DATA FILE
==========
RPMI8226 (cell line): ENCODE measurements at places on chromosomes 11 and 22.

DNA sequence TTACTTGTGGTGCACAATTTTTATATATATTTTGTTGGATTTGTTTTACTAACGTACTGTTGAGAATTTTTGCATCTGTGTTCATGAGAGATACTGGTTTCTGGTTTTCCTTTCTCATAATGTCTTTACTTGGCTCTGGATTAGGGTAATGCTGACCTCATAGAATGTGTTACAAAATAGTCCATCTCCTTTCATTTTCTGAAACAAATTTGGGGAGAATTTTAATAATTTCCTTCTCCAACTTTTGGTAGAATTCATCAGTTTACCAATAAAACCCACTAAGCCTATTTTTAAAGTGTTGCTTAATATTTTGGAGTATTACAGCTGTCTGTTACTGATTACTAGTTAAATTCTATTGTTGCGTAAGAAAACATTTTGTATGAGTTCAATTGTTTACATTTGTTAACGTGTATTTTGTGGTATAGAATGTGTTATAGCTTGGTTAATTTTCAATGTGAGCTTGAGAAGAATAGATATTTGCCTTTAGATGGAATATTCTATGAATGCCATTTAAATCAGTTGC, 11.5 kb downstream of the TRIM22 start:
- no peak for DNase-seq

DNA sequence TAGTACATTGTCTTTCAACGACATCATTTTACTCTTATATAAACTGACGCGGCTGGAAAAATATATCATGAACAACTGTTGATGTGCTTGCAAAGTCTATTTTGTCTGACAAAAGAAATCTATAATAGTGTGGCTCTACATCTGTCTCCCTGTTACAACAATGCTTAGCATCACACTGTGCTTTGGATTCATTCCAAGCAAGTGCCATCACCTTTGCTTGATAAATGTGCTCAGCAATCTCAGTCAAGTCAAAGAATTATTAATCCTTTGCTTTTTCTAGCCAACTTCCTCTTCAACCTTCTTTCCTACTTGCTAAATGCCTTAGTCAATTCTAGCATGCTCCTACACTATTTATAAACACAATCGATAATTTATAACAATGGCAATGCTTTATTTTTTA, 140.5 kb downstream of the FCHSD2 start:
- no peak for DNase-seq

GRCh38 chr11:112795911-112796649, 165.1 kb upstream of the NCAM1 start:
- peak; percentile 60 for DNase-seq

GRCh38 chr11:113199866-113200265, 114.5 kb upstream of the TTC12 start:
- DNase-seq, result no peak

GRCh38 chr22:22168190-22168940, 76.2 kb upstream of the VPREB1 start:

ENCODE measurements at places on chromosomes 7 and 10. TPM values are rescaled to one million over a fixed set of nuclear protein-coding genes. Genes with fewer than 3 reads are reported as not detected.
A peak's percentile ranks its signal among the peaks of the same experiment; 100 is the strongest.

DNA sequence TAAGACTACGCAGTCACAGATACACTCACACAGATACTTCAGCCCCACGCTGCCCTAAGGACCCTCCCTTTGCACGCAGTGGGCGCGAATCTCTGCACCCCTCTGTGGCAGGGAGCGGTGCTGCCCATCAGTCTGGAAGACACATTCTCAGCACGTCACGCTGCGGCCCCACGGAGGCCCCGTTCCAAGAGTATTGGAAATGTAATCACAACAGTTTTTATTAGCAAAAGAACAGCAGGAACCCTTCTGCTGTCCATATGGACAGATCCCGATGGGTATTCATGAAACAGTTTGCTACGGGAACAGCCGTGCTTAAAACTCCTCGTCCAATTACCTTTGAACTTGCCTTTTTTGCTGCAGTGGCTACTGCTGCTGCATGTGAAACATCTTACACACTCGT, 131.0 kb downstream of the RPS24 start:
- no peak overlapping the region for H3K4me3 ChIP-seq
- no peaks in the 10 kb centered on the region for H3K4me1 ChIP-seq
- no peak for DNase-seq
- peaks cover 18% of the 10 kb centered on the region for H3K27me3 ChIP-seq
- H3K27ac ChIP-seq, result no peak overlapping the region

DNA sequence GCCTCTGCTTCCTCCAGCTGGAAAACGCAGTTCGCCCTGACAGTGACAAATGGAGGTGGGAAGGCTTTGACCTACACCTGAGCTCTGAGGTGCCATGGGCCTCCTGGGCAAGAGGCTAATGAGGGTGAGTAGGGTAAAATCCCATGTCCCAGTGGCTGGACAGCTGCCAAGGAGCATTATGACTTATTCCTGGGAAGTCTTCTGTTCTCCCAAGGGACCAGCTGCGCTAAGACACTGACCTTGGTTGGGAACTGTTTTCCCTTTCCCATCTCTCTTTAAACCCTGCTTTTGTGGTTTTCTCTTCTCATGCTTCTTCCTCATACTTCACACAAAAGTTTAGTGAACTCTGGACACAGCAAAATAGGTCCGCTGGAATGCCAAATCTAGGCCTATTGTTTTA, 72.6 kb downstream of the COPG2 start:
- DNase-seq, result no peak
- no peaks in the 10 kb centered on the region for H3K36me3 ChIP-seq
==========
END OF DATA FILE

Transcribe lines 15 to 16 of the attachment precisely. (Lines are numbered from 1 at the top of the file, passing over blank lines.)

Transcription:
- no peaks in the 10 kb centered on the region for H3K4me1 ChIP-seq
- no peak for DNase-seq